Vatican Miracle Examiner Collection (Cert 15)
2 Discs Blu-ray (Distributor: MVM) Running time: 321 minutes approx.
Religious themed anime aren’t as plentiful as mecha, slice-of-life, or harem comedies, since the Japanese view Christianity a little differently than here in the west. Therefore, when they do use it is as central premise they tend to suffuse the stories with fantastical elements to offset any gaps in their knowledge and possibly avoid causing offence.
Vatican Miracle Examiner as the title implies revolves around Catholicism, as two priests – Hiraga Joseph Kou and Roberto Nicholas – travel the world to investigate claims of miracles to verify if they are genuine or not. Through a mixture of faith and scientific analysis, our intrepid duo encounter curious scenarios of extraordinary occurrences that somehow leads them to uncovering a sinister plot of devilish or human creation.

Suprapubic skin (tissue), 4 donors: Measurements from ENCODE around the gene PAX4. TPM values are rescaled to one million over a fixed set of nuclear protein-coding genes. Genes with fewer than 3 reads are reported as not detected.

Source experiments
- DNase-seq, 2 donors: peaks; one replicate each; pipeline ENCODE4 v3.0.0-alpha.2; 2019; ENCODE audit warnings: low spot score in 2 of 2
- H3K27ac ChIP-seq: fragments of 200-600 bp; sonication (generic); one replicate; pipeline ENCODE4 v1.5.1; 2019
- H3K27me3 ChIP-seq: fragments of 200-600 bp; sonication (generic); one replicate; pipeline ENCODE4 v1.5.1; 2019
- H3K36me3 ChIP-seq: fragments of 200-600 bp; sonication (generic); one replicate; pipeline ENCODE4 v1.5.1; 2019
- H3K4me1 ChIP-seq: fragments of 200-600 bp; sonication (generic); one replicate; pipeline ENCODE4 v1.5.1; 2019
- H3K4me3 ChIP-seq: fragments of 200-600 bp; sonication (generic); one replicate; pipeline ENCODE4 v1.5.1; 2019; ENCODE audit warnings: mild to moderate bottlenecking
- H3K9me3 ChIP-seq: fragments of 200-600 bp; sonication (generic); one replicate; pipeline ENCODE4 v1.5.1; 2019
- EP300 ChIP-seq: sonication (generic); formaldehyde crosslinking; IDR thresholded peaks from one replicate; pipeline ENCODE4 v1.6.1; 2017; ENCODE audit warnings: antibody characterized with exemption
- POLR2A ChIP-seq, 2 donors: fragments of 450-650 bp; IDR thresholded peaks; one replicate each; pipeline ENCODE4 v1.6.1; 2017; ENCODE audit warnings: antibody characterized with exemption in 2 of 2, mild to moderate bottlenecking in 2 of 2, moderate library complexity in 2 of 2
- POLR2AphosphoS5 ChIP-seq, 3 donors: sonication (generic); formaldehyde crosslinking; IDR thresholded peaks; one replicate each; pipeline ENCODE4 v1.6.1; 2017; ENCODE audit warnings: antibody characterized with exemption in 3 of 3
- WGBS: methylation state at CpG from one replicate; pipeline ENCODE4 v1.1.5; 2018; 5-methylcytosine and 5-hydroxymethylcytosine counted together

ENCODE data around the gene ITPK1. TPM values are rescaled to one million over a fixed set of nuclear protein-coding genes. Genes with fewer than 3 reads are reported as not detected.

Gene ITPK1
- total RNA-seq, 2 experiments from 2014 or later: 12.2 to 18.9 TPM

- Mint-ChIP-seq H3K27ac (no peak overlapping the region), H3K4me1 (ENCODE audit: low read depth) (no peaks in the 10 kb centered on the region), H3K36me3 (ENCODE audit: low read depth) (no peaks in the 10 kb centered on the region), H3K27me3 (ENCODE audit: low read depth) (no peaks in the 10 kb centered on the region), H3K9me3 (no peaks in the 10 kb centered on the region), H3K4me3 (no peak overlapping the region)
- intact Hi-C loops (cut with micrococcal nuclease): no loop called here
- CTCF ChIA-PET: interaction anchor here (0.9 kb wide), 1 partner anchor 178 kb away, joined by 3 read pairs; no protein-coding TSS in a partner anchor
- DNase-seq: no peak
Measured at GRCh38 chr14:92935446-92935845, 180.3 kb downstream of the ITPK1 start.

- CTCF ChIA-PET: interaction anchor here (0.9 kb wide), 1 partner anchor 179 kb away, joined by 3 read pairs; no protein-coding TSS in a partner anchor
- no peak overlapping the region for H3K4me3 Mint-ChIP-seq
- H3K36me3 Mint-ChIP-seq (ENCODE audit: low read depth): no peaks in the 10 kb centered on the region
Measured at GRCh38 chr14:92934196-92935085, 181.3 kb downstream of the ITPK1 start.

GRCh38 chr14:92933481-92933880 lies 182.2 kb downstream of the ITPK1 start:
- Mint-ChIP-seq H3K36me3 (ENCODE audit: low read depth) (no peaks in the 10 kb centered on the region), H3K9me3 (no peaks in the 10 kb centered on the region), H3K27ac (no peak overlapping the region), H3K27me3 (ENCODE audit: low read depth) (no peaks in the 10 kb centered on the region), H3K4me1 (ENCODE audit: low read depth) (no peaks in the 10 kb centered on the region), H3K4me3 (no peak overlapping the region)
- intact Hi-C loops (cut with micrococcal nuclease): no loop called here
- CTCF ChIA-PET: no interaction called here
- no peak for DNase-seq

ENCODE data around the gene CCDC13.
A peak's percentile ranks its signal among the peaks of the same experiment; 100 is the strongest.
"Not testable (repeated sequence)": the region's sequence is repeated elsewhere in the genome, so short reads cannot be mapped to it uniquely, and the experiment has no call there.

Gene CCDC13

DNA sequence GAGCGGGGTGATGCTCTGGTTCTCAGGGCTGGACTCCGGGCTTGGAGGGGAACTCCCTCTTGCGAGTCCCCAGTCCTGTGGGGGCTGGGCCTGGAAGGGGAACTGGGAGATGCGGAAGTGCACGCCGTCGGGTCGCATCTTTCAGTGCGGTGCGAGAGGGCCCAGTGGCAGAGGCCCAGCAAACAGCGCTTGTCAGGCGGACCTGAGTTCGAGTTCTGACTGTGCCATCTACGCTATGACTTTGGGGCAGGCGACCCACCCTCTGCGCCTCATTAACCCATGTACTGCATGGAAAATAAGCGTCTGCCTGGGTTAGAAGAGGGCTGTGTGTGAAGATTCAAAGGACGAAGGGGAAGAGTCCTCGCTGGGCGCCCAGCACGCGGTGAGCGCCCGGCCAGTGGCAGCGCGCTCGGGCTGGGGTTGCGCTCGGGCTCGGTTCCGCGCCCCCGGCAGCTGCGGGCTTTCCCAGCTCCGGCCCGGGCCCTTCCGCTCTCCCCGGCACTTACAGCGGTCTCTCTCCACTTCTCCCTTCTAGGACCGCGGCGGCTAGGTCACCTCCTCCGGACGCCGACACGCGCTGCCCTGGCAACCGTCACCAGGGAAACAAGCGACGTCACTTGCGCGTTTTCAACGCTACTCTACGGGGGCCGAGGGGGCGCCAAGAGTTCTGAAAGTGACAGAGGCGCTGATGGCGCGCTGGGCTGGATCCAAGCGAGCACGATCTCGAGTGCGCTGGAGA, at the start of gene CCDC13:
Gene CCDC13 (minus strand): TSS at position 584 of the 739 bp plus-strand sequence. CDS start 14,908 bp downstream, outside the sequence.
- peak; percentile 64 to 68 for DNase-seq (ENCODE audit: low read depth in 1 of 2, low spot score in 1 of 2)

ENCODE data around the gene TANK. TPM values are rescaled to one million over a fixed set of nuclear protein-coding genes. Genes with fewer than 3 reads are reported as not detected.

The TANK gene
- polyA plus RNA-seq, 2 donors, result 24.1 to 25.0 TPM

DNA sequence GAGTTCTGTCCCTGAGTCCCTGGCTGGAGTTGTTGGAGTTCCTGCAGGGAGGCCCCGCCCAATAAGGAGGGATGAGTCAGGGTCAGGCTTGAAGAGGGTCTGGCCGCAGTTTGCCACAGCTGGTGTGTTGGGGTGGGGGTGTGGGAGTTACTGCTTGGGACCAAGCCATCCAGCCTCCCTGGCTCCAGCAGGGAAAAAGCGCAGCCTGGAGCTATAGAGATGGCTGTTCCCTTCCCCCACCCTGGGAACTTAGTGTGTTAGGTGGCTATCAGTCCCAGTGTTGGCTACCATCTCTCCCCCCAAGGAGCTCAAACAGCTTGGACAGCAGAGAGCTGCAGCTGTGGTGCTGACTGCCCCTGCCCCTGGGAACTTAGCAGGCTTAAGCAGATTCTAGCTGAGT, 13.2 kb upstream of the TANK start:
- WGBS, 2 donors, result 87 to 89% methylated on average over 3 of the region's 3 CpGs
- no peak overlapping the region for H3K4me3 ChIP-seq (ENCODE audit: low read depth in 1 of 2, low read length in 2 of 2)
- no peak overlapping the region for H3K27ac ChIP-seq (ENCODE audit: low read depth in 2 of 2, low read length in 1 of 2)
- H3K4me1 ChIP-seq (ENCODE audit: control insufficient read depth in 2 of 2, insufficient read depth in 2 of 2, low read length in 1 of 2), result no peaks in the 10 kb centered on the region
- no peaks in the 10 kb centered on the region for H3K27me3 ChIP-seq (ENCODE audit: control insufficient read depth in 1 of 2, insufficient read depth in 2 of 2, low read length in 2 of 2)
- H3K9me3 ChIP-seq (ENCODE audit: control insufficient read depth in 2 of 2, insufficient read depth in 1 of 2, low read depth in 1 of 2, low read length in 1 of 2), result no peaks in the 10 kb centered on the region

Split into three mini arcs, the first sees Joseph and Roberto head to Northern Mexico to investigate a report of an immaculate conception of a young nun, Sister Dolores, but shortly after they arrive, one of the resident priests is brutally murdered. Then two more priests are murdered, leading the Miracle Examiners to suspect an evil force at work.
As it transpires they are partially correct – there IS an evil presence behind the murders but it isn’t Satan. A look into the history of the abbey reveals its founder used it as a shelter for rescued orphans during World War II but further probing, along with the ramblings of a mental patient, expose something far darker, and, well, frankly a little daft actually.
Or maybe it is subversive enough to be an inventive twist with fertile possibilities; I suppose it is a matter of taste. The problem is it is presented with zero sense of irony and played completely straight, yet could easily have been a plot from an episode of South Park, or a bad taste 70’s exploitation movie. I can’t quite make up my mind and for that reason, I’m not going to spoil it so you can make up yours.